U.S. States

Individual U.S. states have passed differing laws regarding human biotechnologies, creating an often-inconsistent policy patchwork across the country. While more than a dozen states – including California – prohibit human reproductive cloning, the rest have not addressed it legislatively. Laws and regulations pertaining to assisted reproduction, especially surrogacy, also vary significantly from state to state.

 

 


Biopolitical Times

The Child-Parent Security Act, which would have legalized commercial surrogacy in New York, did not make it out of the State Assembly last week. The controversy that surrounded the bill reverberated well beyond the state, highlighting the complexities of crafting surrogacy policy grounded in social justice principles. Many of us who advocate for women’s health, reproductive justice, and LGBTQ rights will continue to grapple with how to develop equity-oriented recommendations for public policy, professional standards, and on-the-ground practices. We...

Biopolitical Times

In August 1964, the North Carolina Eugenics Board met to decide if a 20-year-old Black woman should be sterilized. Because her name was redacted from the records, we call her Bertha.

She was a single mother with one child who lived at the segregated O'Berry Center for African American adults with intellectual disabilities in Goldsboro. According to the North Carolina Eugenics Board, Bertha had an IQ of 62 and exhibited “aggressive behavior and sexual promiscuity.” She had been orphaned as...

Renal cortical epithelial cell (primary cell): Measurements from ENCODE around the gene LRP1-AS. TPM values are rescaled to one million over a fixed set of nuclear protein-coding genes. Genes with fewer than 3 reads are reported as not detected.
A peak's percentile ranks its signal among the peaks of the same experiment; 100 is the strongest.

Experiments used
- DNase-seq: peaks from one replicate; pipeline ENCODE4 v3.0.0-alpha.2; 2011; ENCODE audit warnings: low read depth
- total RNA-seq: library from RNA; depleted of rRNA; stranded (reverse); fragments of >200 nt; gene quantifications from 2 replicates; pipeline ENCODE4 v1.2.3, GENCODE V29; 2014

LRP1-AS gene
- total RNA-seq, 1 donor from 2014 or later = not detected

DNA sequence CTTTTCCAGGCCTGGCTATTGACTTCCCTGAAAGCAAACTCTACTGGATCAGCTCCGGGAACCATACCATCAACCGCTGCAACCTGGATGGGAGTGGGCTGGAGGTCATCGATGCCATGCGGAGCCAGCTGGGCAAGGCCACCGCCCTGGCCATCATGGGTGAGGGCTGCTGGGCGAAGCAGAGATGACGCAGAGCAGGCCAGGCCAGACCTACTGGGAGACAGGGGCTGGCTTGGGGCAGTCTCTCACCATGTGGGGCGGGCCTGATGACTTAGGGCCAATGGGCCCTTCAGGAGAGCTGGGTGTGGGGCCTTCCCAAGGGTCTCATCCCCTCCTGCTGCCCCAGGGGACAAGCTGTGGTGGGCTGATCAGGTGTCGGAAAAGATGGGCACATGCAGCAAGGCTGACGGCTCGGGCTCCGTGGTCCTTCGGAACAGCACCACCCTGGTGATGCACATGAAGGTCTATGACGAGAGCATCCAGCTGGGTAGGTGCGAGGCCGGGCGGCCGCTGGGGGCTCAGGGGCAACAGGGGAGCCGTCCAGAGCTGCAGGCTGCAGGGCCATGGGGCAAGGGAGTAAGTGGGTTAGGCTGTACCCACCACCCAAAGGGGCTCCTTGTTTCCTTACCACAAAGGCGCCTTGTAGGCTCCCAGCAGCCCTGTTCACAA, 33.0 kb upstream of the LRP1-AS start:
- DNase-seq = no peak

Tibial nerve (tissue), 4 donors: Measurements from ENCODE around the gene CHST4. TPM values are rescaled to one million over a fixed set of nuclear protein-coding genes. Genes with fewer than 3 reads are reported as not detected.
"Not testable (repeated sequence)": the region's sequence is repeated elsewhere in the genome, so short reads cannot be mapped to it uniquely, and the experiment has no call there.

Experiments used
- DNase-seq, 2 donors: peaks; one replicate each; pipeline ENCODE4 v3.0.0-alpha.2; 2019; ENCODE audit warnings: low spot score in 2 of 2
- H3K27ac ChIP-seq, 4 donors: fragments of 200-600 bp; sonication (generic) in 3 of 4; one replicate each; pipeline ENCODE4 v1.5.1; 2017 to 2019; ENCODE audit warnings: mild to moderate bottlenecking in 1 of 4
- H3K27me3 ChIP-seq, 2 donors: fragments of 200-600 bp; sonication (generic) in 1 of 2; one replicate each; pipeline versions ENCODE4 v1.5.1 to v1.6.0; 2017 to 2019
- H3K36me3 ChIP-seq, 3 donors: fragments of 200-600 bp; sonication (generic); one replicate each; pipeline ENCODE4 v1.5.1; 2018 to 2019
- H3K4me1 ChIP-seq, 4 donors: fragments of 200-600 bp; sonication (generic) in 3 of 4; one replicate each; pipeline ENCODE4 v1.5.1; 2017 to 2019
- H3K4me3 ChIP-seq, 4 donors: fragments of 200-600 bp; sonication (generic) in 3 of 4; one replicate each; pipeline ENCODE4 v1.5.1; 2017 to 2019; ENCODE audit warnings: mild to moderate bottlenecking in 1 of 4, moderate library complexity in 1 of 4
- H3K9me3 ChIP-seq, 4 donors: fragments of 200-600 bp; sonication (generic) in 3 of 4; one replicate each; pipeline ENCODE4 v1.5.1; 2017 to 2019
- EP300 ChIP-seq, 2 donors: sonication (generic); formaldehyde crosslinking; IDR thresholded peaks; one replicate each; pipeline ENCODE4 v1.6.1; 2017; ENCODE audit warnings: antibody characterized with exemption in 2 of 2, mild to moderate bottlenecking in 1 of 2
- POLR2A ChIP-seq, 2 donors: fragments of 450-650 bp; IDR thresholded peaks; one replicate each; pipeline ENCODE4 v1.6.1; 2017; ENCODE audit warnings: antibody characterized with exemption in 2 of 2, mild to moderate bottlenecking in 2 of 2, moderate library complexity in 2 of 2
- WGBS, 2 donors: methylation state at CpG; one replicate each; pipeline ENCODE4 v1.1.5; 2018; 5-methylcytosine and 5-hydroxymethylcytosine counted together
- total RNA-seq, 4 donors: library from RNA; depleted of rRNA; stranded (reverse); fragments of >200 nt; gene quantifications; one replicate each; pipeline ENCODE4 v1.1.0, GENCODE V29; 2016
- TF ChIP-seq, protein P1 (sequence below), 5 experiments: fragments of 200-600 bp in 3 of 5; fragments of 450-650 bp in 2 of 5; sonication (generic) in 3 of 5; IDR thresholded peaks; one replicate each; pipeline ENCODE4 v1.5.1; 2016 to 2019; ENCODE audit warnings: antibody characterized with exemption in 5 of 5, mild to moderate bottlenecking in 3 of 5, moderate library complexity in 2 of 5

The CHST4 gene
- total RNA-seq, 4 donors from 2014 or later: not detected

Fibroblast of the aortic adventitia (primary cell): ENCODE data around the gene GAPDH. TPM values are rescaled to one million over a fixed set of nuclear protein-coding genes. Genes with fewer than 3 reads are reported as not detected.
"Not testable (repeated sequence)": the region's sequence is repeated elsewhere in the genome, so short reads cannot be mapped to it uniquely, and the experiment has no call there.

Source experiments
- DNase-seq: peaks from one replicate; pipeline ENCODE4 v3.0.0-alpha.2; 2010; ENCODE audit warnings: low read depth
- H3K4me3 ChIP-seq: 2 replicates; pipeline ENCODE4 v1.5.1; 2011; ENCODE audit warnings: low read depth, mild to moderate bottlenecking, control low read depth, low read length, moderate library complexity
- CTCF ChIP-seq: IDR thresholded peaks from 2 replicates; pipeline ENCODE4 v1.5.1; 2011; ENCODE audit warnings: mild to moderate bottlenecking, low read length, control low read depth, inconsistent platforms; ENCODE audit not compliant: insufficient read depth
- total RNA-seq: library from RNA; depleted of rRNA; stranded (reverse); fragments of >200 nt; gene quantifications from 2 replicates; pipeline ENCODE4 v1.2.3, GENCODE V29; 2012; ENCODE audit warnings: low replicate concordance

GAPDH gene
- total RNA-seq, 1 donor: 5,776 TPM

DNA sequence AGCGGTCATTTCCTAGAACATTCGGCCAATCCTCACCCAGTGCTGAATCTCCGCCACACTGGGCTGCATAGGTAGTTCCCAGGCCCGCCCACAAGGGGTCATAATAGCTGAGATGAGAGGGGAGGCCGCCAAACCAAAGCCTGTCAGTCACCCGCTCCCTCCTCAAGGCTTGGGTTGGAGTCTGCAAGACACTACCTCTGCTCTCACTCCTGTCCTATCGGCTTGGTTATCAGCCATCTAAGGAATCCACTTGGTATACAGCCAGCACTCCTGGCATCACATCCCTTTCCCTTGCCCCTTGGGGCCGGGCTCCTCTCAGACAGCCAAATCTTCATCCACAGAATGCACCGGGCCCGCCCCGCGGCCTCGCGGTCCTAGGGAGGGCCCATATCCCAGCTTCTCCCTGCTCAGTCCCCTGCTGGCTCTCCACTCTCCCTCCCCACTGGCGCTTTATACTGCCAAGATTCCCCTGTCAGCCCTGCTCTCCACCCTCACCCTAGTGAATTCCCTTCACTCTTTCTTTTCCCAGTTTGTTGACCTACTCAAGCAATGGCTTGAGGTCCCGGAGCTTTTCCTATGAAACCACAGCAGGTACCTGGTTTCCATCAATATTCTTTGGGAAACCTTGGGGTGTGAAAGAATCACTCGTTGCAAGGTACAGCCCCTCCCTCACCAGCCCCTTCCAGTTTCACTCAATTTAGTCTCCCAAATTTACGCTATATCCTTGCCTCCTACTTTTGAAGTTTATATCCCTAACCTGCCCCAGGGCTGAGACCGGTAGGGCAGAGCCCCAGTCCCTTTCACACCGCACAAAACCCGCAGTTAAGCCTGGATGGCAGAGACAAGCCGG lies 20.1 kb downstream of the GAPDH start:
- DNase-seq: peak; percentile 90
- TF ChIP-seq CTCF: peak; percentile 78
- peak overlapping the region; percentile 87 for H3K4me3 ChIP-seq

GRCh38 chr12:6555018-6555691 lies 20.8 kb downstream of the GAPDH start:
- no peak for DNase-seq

Aggregated News

TALLAHASSEE — A House panel Thursday backed a bill that would prevent doctors from performing abortions that women seek because...

Newspaper ad for a clinic

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Orange sign that reads "STAND WITH TEXAS WOMEN"

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stem cells

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Women protesting with signs that read "stop abortion bans"

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California Victim Compensation Board

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